Pre-Hypertension among Young Adults (20–30 Years) in Coastal Villages of Udupi District in Southern India: An Alarming Scenario

Citation: Kini S, Kamath VG, Kulkarni MM, Kamath A, Shivalli S (2016) Pre-Hypertension among Young Adults (20–30 Years) in Coastal Villages of Udupi District in Southern India: An Alarming Scenario. PLoS ONE 11(4): e0154538. doi:10.1371/journal.pone.0154538
Published: April 29, 2016

Introduction: According to Joint National Committee-7 (JNC-7) guidelines, a systolic blood pressure (SBP) of 120 to 139 mm Hg and/or diastolic blood pressure (DBP) of 80 to 89 mm Hg is considered as pre-hypertension. Existing evidence suggest that the cardiovascular morbidities are increasing among pre-hypertensive individuals compared to normal.
Objective: To assess the magnitude and factors associated with pre-hypertension among young adults (20–30 years) in coastal villages of Udupi Taluk (an area of land with a city or town that serves as its administrative centre and usually a number of villages), Udupi District, Karnataka state, India.
Design: Community based cross sectional study
Setting: 6 (out of total 14) coastal villages of Udupi Taluk, Karnataka state, India.
Sample: 1,152 young adults (age group: 20–30 years) selected by stratified random sampling in 6 coastal villages of Udupi Taluk, Karnataka state, India
Method: A semi structured pre-tested questionnaire was used to elicit the details on socio-demographic variables, dietary habits, tobacco use, alcohol consumption, physical activity, family history of hypertension and stress levels. Anthropometric measurements and blood pressure were recorded according to standard protocols. Serum cholesterol was measured in a sub sample of the study population. Multivariate logistic regression was applied to identify the independent correlates of pre-hypertension among young adults (20–30 years).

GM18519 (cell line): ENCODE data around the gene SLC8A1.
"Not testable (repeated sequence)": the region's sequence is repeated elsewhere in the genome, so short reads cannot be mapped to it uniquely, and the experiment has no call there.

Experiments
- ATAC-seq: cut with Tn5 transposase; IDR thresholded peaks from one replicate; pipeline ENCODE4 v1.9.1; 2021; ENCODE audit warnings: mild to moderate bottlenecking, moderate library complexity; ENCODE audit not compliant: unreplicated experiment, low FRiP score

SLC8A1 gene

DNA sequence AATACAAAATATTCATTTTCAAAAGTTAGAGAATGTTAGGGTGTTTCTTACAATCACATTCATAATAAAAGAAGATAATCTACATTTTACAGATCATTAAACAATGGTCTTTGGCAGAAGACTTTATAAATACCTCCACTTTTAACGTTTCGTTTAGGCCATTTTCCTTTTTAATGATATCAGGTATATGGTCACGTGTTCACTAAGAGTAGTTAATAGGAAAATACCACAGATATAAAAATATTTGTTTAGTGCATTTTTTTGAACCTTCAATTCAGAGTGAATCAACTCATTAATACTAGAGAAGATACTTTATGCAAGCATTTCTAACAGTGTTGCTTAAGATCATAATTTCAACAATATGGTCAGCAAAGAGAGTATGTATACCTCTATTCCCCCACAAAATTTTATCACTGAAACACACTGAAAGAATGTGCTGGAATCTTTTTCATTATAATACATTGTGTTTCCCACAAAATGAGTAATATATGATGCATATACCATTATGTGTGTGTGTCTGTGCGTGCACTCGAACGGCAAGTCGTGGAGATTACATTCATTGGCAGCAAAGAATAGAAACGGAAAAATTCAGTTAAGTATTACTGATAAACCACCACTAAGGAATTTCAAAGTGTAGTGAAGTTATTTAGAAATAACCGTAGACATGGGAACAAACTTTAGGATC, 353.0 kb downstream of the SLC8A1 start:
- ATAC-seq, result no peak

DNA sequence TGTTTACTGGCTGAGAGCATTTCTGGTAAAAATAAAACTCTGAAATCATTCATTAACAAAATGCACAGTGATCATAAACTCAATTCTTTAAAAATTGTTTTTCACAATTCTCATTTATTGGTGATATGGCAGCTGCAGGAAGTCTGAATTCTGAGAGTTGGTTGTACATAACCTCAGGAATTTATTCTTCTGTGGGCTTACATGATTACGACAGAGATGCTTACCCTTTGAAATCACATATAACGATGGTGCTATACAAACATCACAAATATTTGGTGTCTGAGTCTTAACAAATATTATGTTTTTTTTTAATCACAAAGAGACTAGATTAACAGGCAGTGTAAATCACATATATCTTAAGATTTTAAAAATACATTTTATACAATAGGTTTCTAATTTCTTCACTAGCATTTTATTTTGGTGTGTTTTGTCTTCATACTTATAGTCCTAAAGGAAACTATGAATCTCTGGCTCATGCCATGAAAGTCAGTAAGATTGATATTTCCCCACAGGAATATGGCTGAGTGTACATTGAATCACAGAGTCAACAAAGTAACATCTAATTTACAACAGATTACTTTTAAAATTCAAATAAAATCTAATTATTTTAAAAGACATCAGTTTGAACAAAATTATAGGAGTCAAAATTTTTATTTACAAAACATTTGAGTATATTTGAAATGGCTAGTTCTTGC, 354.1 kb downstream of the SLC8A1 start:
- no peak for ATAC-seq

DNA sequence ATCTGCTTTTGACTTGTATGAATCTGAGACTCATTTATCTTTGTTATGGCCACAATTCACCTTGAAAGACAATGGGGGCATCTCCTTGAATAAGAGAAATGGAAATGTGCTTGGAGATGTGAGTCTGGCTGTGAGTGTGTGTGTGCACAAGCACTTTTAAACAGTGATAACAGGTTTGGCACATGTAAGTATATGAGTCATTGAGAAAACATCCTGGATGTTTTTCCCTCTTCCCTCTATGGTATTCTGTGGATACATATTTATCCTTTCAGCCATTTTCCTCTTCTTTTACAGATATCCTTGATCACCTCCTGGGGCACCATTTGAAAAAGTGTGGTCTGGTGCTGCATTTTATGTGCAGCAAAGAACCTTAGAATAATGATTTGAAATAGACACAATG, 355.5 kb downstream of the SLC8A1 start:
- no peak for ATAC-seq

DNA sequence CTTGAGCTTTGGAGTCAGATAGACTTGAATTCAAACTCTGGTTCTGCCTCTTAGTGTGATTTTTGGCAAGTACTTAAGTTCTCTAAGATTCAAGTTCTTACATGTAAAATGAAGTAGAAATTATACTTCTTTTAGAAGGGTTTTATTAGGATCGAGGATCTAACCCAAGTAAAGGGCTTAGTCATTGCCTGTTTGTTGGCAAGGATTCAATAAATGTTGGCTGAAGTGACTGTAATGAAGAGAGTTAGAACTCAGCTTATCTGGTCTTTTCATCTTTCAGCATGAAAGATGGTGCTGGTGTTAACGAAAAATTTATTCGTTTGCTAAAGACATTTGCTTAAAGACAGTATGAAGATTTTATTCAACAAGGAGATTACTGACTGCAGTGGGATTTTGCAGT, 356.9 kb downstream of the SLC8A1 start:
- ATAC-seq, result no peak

Main Outcome Measures: Prevalence, Odds ratio (OR) and adjusted (adj) OR for pre-hypertension among young adults (20–30 years).
Results: The prevalence of pre-hypertension in the study population was 45.2% (95%CI: 42.4–48). Multivariate logistic regression analysis revealed that age group of 25–30 years (adj OR: 4.25, 95% CI: 2.99–6.05), white collared (adj OR: 2.29, 95% CI: 1.08–4.85) and skilled occupation (adj OR: 3.24, 95% CI: 1.64–6.42), students (adj OR: 2.46, 95% CI: 1.22–4.95), using refined cooking oil (adj OR: 0.53, 95% CI: 0.29–0.95), extra salt in meals (adj OR: 2.46, 95% CI: 1.52–3.99), salty food items (adj OR: 6.99, 95% CI: 3.63–13.48), pre-obese (adj OR: 1.66, 95% CI: 1.03–2.67) and obese (adj OR: 9.16, 95% CI: 2.54, 36.4) were the significant correlates of pre-hypertension.
Conclusion: In the study population, prevalence of pre-hypertension among young adults (20–30 years) was high (45.2%). Biological (age 25–30 years, pre-obesity and obesity) and behavioral (sedentary occupation, intake of extra salt in meals/salty food and not using refined cooking oil) factors were associated with pre-hypertension. Study emphasizes the need of community based screening of pre-hypertension under National Rural Health Mission. It also provides apt information for the evidence based designing of interventions for lifestyle modifications among high risk young adults in the study area.


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This entry was posted in Cardiovascular, Cardiovascular Featured 2, Hypertension and tagged , .

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